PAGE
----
Equity Or Debt? The SME Funding Dichotomy Revisted


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Today, we revisit an old problem - and the new answers that the alternative-finance industry is offering, How should a small company seeking funds to expand go about it? By selling equity to investors? Or should it seek loans from lenders?

More mature companies will typically take on debt rather than give away precious equity. The average age of our borrowing SMEs is over a dozen years – and they have a proven track record of profitability (and consequently an ability to service the interest payments for our peer-to-peer [P2P] business loans).

The equity route is often taken by younger companies, including start-ups. Recent figures show this sector of crowdfunding is doing well, as tax-news.com reports.

"New figures from HM Revenue and Customs (HMRC) show that 3,265 companies raised a record GBP1.8bn (USD2.2bn) of funds under the Enterprise Investment Scheme in 2014-15, up 14 percent on the previous year.

"During the same period, 2,290 companies received investment through the Seed Enterprise Investment Scheme and GBP175m of funds were raised, a three percent rise on the previous year.

"The Enterprise Investment Scheme and Seed Enterprise Investment Schemes are tax-based Venture Capital Schemes designed to help smaller higher-risk trading companies raise finance."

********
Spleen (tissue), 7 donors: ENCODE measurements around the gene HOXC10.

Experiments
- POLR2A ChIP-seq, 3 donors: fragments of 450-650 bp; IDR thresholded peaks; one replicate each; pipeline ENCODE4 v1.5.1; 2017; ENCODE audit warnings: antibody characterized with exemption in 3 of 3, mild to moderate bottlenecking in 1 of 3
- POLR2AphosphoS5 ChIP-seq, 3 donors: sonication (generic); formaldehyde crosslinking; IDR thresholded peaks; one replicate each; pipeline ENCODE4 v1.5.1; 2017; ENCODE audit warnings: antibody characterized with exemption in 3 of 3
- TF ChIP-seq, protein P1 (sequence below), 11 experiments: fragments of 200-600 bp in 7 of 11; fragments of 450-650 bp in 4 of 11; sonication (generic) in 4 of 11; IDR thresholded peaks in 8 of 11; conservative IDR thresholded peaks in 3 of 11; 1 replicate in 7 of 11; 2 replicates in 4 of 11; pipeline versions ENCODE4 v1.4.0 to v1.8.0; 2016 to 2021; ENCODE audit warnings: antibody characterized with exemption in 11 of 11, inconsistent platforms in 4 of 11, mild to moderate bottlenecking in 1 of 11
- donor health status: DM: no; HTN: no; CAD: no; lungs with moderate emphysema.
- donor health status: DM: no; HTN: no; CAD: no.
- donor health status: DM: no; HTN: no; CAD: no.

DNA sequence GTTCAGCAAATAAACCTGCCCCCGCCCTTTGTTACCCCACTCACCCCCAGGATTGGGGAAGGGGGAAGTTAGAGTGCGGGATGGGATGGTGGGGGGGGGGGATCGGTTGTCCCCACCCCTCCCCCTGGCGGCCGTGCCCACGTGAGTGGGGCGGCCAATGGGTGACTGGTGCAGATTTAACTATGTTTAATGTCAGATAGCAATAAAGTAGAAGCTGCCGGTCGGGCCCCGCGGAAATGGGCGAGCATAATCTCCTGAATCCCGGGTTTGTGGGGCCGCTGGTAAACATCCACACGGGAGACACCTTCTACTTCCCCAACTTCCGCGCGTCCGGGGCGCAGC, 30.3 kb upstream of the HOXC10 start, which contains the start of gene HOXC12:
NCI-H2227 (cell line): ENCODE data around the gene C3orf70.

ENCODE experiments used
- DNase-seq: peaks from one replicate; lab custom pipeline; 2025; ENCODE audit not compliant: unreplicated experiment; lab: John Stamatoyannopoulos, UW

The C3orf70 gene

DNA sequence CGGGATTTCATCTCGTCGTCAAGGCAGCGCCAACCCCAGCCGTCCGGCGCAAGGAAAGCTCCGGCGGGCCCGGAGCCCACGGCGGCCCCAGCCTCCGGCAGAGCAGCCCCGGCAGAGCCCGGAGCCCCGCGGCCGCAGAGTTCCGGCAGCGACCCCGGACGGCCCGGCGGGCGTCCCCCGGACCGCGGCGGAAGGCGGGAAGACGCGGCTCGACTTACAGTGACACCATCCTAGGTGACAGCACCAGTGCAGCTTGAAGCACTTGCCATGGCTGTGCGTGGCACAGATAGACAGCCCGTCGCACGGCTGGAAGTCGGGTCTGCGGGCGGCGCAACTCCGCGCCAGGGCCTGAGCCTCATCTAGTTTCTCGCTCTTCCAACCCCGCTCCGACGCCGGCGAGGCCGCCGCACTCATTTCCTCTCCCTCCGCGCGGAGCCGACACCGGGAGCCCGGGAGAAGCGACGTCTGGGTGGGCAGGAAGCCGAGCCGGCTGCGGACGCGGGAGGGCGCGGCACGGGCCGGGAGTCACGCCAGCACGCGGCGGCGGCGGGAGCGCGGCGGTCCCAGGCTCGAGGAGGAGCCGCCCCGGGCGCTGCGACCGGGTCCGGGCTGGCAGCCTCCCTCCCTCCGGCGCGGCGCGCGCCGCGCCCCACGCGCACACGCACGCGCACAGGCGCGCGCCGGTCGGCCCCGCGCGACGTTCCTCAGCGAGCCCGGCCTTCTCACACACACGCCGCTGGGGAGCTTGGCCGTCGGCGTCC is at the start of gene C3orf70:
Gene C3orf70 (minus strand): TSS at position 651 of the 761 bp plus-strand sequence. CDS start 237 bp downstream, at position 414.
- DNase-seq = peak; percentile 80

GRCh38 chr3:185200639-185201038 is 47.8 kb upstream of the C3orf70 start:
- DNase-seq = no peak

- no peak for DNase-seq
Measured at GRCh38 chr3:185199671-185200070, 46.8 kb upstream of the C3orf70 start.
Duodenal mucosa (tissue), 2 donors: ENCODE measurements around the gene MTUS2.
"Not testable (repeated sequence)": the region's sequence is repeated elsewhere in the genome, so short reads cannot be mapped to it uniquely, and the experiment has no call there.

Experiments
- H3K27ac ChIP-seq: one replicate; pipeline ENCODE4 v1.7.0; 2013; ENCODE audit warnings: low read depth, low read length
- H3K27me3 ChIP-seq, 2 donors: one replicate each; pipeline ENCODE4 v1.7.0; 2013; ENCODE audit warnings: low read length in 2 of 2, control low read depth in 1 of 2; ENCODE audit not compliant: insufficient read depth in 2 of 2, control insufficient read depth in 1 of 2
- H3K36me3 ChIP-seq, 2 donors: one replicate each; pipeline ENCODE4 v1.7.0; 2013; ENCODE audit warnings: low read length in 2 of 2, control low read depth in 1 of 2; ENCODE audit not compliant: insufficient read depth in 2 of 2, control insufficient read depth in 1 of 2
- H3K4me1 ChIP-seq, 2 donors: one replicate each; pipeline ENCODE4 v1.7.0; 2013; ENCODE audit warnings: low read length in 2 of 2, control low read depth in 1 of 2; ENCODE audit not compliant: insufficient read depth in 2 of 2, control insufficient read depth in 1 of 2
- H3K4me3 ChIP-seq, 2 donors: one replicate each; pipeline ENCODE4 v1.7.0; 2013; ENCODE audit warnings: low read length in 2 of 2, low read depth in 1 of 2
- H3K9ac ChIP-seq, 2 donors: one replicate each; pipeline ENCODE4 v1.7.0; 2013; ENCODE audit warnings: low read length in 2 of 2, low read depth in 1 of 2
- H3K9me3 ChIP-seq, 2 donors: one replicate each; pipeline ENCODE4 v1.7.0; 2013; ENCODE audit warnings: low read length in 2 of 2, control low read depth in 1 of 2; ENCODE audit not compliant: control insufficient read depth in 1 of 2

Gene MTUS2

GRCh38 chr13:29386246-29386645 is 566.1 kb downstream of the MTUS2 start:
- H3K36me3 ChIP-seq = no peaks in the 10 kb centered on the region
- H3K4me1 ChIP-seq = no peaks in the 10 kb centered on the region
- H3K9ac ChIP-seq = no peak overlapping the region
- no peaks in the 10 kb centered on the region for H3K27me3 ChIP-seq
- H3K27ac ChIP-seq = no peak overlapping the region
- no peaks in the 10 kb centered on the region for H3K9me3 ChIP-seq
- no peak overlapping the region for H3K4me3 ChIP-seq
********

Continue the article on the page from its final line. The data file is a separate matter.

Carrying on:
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Money&Co. co-sponsored a conference on the equity-debt debate last year. Here's what we reported at the time:

"'It's really good to make a connection with colleagues in the industry, potential borrowers and individuals who are already lending or considering making a peer-to-peer loan,' said Nicola Horlick, CEO of Money&Co. 'Many thanks must go to the lead sponsors, Cubism Law, and to the organisers of the event, Another Crowd.'

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"The event was kicked off by Julia Groves, [then] chair of the UK Crowdfunding Association, and director of the Trillion Fund. Julia gave an overview of the growth of the alternative-funding market, and crowdfunding's place within it. Trillion has an ethical bent to it, but Julia said she was particularly proud that her father, something of a climate-change sceptic, had invested some cash simply for the return."

For a short film, featuring of key speakers, click here.

Learn more about lending (the average gross return achieved by lenders is over 9.1 per cent), click here.



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Disclaimer: Money&Co.™ is the trading name of Denmark Square Limited, Company Number 08561817, registered in England & Wales, authorised and regulated by the Financial Conduct Authority (FCA). The company is identified on the Financial Services Register under Reference Number 727325. The registered office is 58 Glentham Road, Barnes, London, SW13 9JJ where the register of Directors may be inspected. Denmark Square Limited (ISA manager reference number Z1932) manages the Money&Co. Innovative Finance ISA.